Eye on eter­nity

Dafoe takes on chal­lenge of em­body­ing van Gogh

The Observer (Sarnia) - - ENTERTAINMENT - VIC­TO­RIA AHEARN

TORONTO — Like one of Vin­cent van Gogh’s paint­ings, Willem Dafoe’s ac­claimed new role as the Dutch post-im­pres­sion­ist artist came to­gether with pas­sion­ate brush strokes. There was also “a very bad fake beard.”

First came the devel­op­ment stage for At Eter­nity’s Gate when Dafoe got in­volved — not to au­di­tion for the part but to help di­rec­tor/cowriter Ju­lian Schn­abel, who is his long­time friend.

The film­maker asked Dafoe to read the lengthy bi­og­ra­phy Van Gogh: The Life, by Steven Naifeh and Gre­gory White Smith, and pick out things he found in­ter­est­ing.

“He didn’t even ask me to play the role yet,” Dafoe re­called in a re­cent in­ter­view. “I read the book and made the notes just out of sheer plea­sure of study­ing some­thing that was in­ter­est­ing and con­tribut­ing.”

The three-time Oscar-nom­i­nated ac­tor then be­came more deeply in­volved in the process, which cul­mi­nated in a din­ner at Schn­abel’s house with co-writ­ers Jean-Claude Car­riere and Louise Kugel­berg.

“They put a very bad fake beard on me and put me in cer­tain sit­u­a­tions and we took some pic­tures,” re­called Dafoe, who’s earned Oscar nom­i­na­tions for roles in Pla­toon, Shadow of the Vam­pire and The Florida Project.

“By the end of that, that’s when he re­ally asked me to do the role. It wasn’t a con­ven­tional way to be cast, but we are friends, so we could keep it loose for a while and then fi­nally he asked me and I was happy to do it.”

The film de­picts van Gogh as a trou­bled in­tel­lect liv­ing in poverty near the end of his life in Ar­les and Au­vers-sur-Oise, France. Oscar Isaac co-stars as French postim­pres­sion­ist artist Paul Gau­guin, van Gogh’s friend who tries to con­vince him to slow down and plan out his paint­ings.

Ru­pert Friend plays van Gogh’s brother and main sup­port sys­tem, Theo, who tries to re­as­sure him that he is in­deed a great artist.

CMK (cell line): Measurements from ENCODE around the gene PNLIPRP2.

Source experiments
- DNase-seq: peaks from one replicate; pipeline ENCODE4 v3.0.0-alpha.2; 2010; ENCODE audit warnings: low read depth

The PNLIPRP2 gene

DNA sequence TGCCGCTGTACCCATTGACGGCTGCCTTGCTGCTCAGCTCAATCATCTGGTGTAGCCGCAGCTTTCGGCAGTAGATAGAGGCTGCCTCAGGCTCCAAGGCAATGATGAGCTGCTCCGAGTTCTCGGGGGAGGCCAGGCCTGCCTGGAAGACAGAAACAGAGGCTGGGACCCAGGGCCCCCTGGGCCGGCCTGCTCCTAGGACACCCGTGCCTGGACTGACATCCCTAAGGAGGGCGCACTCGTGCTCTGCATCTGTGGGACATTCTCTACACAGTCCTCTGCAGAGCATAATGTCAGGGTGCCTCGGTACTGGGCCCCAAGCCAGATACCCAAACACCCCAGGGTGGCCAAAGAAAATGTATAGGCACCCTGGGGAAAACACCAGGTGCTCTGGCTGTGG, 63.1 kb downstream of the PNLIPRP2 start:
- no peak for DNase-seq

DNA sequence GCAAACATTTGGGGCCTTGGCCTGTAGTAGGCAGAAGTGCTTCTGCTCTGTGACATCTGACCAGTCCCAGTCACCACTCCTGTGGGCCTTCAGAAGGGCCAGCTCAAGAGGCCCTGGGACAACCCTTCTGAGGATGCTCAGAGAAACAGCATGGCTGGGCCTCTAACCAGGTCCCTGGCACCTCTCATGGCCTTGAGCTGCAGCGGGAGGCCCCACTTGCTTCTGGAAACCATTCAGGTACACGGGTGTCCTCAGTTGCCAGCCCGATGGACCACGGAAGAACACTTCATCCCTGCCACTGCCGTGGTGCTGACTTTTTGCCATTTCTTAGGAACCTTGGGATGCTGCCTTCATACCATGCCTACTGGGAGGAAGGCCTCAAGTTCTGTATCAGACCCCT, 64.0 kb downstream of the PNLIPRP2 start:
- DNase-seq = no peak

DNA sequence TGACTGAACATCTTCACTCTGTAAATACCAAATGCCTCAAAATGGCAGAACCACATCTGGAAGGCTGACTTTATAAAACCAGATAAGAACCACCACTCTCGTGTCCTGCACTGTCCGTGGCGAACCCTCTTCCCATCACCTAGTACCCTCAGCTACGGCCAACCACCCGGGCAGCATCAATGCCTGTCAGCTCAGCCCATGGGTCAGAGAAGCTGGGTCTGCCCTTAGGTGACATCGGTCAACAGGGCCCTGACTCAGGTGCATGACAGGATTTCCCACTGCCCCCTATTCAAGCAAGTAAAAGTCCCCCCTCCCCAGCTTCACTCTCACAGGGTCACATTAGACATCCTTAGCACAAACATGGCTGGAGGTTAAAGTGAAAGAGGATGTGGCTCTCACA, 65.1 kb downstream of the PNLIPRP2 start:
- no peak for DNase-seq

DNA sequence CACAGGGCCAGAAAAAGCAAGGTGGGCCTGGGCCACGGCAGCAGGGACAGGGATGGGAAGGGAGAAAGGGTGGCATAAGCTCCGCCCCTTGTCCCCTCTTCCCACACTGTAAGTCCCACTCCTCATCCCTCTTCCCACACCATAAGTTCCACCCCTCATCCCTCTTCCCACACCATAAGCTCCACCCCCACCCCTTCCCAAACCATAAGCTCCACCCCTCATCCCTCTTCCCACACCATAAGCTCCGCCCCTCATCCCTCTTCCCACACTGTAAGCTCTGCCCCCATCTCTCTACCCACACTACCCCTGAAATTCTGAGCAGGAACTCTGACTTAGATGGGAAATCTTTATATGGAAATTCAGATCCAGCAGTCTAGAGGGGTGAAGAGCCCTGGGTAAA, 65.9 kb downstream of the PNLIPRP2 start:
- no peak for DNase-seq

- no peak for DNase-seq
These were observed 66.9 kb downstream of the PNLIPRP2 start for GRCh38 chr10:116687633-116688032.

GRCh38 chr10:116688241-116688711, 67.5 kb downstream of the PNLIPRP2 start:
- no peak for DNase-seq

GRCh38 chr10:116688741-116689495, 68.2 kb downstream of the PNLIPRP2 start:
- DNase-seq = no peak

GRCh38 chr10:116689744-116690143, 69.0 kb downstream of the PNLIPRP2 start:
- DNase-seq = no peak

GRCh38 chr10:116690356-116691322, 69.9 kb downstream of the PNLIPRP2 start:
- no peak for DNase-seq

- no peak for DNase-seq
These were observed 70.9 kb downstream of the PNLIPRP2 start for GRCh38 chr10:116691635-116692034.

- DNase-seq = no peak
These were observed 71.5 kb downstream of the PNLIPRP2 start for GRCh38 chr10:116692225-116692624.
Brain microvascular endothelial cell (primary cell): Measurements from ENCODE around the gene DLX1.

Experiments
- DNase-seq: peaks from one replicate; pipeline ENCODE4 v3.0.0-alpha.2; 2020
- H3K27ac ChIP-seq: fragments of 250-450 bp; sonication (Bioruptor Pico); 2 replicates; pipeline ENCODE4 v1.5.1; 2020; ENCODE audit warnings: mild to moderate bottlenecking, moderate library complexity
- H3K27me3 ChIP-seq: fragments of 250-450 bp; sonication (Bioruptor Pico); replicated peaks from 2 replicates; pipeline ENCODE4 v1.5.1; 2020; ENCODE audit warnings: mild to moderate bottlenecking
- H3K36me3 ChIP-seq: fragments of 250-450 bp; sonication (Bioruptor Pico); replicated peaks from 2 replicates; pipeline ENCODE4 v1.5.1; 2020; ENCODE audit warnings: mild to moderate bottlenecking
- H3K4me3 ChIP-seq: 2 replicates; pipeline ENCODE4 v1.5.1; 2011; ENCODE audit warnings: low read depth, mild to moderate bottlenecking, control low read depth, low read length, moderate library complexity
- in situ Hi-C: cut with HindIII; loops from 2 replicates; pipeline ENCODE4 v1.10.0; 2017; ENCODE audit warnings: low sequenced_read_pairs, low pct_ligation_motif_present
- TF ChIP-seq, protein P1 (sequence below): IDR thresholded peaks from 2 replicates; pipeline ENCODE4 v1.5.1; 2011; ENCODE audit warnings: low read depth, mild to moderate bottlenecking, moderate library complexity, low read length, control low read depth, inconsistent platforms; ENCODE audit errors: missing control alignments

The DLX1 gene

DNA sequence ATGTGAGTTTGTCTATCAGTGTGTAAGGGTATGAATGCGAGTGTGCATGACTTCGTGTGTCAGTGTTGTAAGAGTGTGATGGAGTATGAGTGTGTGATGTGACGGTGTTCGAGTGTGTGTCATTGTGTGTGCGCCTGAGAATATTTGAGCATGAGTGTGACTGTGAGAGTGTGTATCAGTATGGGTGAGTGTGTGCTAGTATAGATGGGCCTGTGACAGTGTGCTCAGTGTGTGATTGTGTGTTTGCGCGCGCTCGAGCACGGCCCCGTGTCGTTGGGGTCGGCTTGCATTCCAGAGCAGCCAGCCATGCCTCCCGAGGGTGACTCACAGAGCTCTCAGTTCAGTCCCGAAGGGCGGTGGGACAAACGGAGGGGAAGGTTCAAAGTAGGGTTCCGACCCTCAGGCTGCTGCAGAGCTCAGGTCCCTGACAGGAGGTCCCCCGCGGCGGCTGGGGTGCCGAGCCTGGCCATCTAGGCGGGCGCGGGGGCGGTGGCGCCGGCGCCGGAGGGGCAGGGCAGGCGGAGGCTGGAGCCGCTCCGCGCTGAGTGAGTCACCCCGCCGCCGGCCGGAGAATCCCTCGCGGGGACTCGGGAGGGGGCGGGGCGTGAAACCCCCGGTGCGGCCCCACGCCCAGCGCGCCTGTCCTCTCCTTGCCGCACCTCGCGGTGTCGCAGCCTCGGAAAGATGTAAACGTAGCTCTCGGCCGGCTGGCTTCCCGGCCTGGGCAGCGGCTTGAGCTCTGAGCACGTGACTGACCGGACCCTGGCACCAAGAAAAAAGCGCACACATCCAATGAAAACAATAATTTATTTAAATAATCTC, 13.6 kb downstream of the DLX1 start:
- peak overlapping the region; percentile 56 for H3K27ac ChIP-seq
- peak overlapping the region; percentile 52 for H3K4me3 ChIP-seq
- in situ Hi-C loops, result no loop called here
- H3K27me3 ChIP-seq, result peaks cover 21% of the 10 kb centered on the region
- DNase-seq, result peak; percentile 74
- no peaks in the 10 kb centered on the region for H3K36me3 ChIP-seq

The story is part biopic, part in­ter­pre­ta­tion about van Gogh — it’s driven by his let­ters and other real-life records, as well as myths about him and Schn­abel’s per­sonal re­sponse to his paint­ings.

Dafoe learned how to paint from the New York-born Schn­abel, who is in­ter­na­tion­ally renowned for his large-scale paint­ings made with bro­ken ce­ramic plates.

The di­rec­tor of Be­fore Night Falls and The Div­ing Bell and the But­ter­fly set up can­vases with Dafoe out­doors, guided by the light and weather in “bru­tal” tem­per­a­tures on “a very bleak land­scape” in Novem­ber and De­cem­ber.

Dafoe found the paint­ing “quite thrilling” as he came to un­der­stand how the marks on the can­vas “vi­brate and they talk to each other,” said the Wis­con­sin na­tive.

“I had to con­cen­trate so much on the paint­ing, be­cause I had so much pres­sure to paint in a way that ap­proached some sort of con­nec­tion or some sort of joy,” he said.

“Of course I didn’t al­ways suc­ceed and right now, this film has not turned me into a painter. But I did have a shift in how I see things.”

The film touches on van Gogh’s in­fa­mous mu­ti­la­tion of his ear and his men­tal-health bat­tle, show­ing break­downs and manic episodes that he feels might ac­tu­ally fuel his art.

Dafoe, a found­ing mem­ber of ex­per­i­men­tal the­atre com­pany The Wooster Group, said he didn’t fo­cus on van Gogh’s men­tal state.

“I re­ally con­cen­trated mostly on try­ing to find some inkling of that union with na­ture; that union through some sort of con­nec­tion to higher power through the na­ture and through the paint­ing,” he said. “And if that’s mad­ness, well, what can I say.”

Over­all the film is a med­i­ta­tive look at van Gogh’s life, with many scenes free of di­alogue as the cam­era fol­lows him on his long treks through gor­geous land­scapes, sketch­ing, paint­ing and be­ing one with his sur­round­ings while wear­ing his sig­na­ture straw hat.

“It’s no ac­ci­dent that he paints in these great swirls some­times,” Dafoe said. “I’m imag­in­ing, by see­ing his paint­ing and by read­ing his let­ters, he un­der­stood some sort of swirl — the rise and fall of things — and he was able to con­tact that through his play of colours, through his brush stroke, through his paint­ing.”

LILY GAVIN

Willem Dafoe as Vin­cent Van Gogh in Ju­lian Schn­abel’s At Eter­nity’s Gate.

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